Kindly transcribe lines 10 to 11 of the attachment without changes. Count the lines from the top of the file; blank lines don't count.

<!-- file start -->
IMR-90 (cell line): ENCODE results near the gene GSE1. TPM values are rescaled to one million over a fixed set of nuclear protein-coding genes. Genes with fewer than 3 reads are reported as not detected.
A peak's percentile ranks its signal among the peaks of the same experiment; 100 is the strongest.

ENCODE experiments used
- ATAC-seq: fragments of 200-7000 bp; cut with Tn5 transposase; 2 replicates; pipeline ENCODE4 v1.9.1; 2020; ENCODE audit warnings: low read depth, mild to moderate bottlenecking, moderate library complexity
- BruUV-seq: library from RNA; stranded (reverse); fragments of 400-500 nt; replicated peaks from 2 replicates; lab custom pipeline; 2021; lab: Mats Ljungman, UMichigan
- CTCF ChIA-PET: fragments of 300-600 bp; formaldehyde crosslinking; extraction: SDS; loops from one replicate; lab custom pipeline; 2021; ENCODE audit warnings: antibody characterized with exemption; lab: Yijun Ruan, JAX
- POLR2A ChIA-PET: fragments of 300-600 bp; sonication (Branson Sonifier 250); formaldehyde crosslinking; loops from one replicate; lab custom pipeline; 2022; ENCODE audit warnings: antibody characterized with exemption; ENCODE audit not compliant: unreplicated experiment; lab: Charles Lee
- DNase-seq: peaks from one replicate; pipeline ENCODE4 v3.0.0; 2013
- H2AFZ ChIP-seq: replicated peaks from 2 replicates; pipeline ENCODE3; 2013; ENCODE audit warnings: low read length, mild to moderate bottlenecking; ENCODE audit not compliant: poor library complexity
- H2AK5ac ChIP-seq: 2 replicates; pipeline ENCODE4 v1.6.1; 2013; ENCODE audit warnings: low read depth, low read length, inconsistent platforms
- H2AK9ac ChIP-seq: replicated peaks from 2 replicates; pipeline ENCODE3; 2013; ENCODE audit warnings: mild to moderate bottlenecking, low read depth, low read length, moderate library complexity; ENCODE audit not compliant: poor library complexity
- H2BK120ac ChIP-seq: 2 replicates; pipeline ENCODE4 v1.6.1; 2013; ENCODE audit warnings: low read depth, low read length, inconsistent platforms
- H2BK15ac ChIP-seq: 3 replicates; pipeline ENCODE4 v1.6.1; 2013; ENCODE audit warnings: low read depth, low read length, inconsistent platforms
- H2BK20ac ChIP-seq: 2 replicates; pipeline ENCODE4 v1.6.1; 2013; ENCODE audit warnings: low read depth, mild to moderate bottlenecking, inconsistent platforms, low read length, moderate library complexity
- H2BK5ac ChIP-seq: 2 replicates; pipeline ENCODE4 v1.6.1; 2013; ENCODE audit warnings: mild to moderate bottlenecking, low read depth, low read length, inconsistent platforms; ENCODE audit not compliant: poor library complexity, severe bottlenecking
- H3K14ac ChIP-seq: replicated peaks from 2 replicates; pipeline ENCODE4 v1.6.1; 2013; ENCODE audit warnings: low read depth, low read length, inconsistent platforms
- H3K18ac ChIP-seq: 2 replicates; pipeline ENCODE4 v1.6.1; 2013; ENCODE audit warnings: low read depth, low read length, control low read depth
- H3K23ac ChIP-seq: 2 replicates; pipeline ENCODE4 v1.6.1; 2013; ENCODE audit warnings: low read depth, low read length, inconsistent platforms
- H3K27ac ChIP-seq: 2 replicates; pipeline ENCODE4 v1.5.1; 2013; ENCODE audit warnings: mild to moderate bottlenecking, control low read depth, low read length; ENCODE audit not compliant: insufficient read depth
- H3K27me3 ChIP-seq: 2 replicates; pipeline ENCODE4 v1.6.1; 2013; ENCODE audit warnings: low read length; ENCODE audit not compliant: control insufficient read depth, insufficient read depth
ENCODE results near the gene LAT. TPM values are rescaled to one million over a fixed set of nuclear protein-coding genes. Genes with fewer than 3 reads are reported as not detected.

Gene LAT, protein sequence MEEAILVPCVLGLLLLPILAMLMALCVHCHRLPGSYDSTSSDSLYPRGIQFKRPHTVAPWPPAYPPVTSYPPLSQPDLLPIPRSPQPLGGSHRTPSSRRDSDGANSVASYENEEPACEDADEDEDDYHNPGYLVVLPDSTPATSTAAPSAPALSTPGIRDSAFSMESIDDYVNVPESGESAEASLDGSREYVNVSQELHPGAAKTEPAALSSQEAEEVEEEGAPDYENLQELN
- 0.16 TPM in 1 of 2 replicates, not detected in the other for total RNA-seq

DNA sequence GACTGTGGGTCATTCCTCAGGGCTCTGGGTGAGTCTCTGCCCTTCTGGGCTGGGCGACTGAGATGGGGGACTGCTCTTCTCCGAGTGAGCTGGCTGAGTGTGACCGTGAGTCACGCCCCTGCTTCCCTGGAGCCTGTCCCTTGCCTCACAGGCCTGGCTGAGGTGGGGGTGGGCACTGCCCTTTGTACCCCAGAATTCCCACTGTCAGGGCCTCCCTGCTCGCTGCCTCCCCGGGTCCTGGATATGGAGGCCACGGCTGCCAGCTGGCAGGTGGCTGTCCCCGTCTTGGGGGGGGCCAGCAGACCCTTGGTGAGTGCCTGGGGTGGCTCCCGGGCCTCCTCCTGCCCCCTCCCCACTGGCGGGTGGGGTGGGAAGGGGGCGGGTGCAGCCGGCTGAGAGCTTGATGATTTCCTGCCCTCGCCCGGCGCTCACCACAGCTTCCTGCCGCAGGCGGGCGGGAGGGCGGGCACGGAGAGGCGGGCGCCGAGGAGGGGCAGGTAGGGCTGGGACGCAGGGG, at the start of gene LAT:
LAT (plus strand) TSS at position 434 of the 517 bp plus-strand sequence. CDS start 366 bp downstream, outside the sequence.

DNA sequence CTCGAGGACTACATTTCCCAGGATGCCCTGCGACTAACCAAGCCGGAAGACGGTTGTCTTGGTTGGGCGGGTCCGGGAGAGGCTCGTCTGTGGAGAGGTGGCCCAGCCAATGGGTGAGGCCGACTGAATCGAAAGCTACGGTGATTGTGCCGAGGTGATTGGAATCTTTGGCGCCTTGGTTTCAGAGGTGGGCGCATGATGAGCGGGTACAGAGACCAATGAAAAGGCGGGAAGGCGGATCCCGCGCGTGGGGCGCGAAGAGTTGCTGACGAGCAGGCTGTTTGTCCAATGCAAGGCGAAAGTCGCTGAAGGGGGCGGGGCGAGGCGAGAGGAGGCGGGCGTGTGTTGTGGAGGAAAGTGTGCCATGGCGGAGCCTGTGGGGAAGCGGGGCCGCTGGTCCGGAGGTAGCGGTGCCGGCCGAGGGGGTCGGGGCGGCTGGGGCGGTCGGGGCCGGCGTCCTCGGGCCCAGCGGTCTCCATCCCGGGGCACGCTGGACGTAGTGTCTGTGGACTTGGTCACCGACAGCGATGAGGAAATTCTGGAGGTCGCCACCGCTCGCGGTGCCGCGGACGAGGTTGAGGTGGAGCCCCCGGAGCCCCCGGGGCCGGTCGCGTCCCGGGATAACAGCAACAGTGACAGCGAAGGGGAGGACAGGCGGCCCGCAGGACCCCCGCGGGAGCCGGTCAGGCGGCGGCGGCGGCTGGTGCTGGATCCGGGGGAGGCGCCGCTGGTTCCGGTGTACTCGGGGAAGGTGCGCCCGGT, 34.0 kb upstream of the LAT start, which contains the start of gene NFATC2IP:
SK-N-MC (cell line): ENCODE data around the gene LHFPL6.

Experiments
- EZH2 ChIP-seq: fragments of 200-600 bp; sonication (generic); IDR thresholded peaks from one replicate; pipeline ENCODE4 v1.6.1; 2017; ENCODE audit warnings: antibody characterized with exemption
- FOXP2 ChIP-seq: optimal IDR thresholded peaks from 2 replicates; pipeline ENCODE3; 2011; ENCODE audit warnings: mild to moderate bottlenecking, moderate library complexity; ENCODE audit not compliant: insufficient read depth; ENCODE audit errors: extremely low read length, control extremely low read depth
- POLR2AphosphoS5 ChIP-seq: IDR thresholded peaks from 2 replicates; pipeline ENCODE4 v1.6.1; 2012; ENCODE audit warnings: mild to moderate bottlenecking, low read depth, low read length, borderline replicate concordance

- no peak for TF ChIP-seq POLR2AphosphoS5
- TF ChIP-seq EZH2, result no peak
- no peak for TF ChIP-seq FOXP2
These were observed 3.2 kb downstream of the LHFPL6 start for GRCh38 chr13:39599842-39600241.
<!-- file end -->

- H2AK5ac ChIP-seq: 2 replicates; pipeline ENCODE4 v1.6.1; 2013; ENCODE audit warnings: low read depth, low read length, inconsistent platforms
- H2AK9ac ChIP-seq: replicated peaks from 2 replicates; pipeline ENCODE3; 2013; ENCODE audit warnings: mild to moderate bottlenecking, low read depth, low read length, moderate library complexity; ENCODE audit not compliant: poor library complexity